David Gessner, My Green Manifesto

I first came across David Gessner's work when I was trying to put together something of a shit-disturbing panel for ASLE '09 in Victoria: his book Sick of Nature suggested he'd be a good match with Terry Glavin and Brian Fawcett, since all three of them push environmentalists to do more and better work than they've done so far. Neither Fawcett nor Gessner attended, in the end, though I gather that Glavin enjoyed winding some people up.

Gessner's new book pushes some of the same buttons that he was after with Sick of Nature, but for quite a different effect, and not just because it's a focused book rather than a collection. Instead of working as a sniper this go-round, he's on a good old-timey sort of mission in My Green Manifesto: Down the Charles River in Pursuit of a New Environmentalism. He wants to change the culture - actually two cultures, both the consumerist and the environmentalist - so this book really is a manifesto. A funny, satiric, personable manifesto, if that's imaginable.

The world needs saving, as we greenies all know, and we're all wondering how to get it done. Well, Gessner has some firm ideas about that:
"You may find yourself wishing that, even if the doomsday predictions are entirely accurate (down to the last minute and extinction), even if our fate is sealed (or, almost sealed as they always like to say, giving us a last second chance at reform), even if it is all true (and I, for one, will admit it is true, more or less), even if this is all the case could we just SHUT THE FUCK UP ABOUT IT FOR A MINUTE?... I don't want to bury my head; I just want a short fucking break to remember that there are good parts to being alive." (p.29)
Climate change is underway and worsening. Extinctions are legion, inexorable, and permanent. Oil supplies are disappearing before we figure out how to replace them. But you know, the world is a pretty great place to spend a few years, and some parts of the world really deserve some celebration: let's do that, in amongst the small task of turning around human civilization from the momentum generated by the whole force of almost all of human history.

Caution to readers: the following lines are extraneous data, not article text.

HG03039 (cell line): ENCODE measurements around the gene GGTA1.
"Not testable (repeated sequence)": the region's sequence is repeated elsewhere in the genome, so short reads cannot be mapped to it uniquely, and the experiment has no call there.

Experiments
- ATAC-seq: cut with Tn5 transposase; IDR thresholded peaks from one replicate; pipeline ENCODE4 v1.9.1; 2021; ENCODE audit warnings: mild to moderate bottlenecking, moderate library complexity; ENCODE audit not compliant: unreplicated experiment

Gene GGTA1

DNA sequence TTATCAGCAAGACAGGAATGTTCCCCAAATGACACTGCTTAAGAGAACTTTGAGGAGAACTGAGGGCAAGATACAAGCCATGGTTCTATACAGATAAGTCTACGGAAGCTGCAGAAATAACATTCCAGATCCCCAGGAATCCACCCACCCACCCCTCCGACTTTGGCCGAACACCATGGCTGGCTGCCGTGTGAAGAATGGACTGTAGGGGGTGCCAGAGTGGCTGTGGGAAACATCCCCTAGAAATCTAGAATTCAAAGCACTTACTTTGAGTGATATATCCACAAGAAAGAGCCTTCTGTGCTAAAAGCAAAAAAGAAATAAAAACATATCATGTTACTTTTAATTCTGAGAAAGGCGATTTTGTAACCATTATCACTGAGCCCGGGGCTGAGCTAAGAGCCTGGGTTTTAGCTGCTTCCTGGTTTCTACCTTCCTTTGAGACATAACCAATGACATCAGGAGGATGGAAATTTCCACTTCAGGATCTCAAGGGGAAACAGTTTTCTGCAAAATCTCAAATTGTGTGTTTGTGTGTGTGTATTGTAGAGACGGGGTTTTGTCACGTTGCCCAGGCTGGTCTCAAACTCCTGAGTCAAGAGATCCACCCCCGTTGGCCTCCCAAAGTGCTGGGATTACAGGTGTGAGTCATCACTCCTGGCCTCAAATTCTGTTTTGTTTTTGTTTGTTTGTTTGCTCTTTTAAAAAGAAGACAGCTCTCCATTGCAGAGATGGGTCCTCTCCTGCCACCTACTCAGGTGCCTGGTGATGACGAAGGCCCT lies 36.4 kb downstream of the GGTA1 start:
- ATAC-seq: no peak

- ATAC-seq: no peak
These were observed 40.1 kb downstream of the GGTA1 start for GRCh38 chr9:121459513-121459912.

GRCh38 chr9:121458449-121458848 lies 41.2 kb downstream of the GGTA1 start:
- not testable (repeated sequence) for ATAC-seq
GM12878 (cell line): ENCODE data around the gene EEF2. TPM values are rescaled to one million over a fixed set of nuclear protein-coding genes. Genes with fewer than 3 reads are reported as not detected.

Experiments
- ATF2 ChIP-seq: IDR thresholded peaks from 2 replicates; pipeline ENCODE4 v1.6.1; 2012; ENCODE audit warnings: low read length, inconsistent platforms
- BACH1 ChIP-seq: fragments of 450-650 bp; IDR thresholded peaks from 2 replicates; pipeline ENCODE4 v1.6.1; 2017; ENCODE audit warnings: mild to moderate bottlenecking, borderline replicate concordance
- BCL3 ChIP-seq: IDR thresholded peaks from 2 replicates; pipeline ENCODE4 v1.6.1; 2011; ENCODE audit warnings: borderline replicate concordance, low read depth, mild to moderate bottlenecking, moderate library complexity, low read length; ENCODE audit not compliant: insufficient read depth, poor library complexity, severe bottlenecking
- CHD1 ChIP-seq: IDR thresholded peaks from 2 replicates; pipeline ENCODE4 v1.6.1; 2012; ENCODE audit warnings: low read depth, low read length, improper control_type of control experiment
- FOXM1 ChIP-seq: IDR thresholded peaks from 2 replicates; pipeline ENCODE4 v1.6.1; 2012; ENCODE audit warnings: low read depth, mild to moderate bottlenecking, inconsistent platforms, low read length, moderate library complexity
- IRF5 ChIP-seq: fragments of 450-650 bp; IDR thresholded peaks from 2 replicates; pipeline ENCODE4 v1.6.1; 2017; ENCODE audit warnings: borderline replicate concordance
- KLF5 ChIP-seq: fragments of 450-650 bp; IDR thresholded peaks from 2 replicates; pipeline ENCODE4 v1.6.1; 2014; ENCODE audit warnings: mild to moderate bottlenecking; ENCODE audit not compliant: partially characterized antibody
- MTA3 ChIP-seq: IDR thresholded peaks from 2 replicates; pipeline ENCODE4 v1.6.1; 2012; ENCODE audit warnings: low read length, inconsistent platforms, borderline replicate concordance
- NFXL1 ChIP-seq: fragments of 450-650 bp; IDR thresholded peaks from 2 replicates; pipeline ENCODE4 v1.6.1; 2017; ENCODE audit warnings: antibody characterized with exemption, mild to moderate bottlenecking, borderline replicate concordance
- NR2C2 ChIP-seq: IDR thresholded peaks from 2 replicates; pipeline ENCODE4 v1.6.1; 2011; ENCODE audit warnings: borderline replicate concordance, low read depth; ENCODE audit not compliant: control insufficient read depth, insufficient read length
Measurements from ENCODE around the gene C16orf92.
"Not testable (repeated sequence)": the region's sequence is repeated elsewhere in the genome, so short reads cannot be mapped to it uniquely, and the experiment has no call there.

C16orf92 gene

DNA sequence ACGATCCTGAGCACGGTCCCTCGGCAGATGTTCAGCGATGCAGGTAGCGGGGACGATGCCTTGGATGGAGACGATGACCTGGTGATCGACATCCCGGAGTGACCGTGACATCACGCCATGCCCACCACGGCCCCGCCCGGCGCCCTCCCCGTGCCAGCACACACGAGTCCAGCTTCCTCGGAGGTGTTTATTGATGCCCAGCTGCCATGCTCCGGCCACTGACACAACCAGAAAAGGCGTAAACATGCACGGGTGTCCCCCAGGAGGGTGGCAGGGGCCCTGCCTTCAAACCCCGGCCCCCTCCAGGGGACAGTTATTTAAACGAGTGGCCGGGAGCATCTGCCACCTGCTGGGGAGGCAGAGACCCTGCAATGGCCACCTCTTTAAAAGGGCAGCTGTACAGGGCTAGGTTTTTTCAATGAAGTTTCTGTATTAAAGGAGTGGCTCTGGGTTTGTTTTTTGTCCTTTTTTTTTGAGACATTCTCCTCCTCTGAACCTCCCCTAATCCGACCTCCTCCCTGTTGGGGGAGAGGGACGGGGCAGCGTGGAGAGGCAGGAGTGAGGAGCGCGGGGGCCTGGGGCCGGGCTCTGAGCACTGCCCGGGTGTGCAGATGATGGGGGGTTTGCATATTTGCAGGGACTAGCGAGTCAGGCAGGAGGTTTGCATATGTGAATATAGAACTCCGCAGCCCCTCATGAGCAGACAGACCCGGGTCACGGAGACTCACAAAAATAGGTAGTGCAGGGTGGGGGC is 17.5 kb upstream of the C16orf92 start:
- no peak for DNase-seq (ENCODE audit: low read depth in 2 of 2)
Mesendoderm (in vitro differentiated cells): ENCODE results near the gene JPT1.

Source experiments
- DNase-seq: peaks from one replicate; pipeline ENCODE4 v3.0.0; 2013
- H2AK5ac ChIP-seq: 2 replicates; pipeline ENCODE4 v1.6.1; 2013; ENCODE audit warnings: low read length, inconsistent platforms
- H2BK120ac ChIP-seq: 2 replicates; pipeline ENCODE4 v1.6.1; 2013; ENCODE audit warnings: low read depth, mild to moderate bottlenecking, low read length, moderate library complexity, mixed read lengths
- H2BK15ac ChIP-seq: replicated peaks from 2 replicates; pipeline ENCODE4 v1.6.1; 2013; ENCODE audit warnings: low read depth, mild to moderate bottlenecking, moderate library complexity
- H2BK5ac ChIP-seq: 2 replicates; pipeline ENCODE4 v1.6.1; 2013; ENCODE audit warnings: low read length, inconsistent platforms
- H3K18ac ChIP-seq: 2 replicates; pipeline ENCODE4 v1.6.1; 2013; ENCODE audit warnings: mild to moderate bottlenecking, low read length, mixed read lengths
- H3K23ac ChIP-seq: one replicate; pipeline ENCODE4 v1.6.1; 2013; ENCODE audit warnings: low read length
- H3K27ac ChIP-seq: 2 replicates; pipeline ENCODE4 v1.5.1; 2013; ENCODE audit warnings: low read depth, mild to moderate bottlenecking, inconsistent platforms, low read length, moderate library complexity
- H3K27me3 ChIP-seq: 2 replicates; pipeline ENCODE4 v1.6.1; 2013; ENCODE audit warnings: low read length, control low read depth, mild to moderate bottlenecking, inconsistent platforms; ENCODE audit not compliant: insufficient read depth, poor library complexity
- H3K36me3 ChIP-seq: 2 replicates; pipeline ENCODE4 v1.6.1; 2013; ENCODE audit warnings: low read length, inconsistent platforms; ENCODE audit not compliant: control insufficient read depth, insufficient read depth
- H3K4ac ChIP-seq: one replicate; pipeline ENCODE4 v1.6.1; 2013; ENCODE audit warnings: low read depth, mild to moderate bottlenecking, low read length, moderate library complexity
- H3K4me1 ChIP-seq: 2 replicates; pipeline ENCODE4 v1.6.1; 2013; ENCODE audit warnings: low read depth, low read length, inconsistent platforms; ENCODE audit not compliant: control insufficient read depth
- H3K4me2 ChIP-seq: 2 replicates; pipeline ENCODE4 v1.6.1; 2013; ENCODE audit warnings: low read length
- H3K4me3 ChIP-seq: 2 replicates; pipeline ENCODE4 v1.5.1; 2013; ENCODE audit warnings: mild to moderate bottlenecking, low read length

Remember the small stuff, one might say. Learn something specific, pick a fight about it, and stay in the fight (expanding its terms or changing its ground as needed) until you've won.

Don't think about climate change. Think about the creek that your street's gutter drains into, or the hummingbirds you see for a month or two every summer, or the Vancouver ground-cone that you might sometimes see in late June or early July under salal bushes by the bus stop. Figure out how to make things better for whatever it is you're thinking of, and don't stop fighting for it.

But also, and this is key, you need to drink beer outdoors, maybe something stronger on occasion. You need to get your hands and feet muddy, your muscles the good kind of sore, and your skin burned. You need to be gobsmacked by the weirdness of insects, or the miracle of bird flight, or the size of either a tree or a bit of moss. You need to be okay with not knowing stuff. Above all, you need to be capable of taking a slackjawed pleasure in the world, because if you can't do that, then you're living in your head first, and that's where we worry. Love something, and fight for your love. It's that easy, and that hard.

Mind you, I'm not entirely on Gessner's wavelength. At a few different spots, he says that the book is what he'd wished his 16-year-old self might've read, and hence something that might work for 16-year-olds now. I don't see it that way, since I'm only a decade younger than he is and yet it feels almost immeasurably closer to the annoying 1960s than I'm comfortable with - but then again, I regularly forget how important the spirit of the 60s still is for those tending toward environmentalism. You can keep your Che t-shirts and unkempt John Lennon haircuts to yourselves, and I'm happier with recent riverboat-gambler Dylan than with acoustic Dylan: but we do all march together, and I have to keep reminding myself of that.

In sum, this is an important little book, and also one that's fun and biting and pleasing. We do have to shut the fuck up about the bad stuff sometimes, even while we work to overcome or reverse it: there's something good to save, not just something bad from which to save the good stuff.

Don't want to read it? Want more than the book has to offer? Try listening to him, or maybe even watch the handsome bugger.


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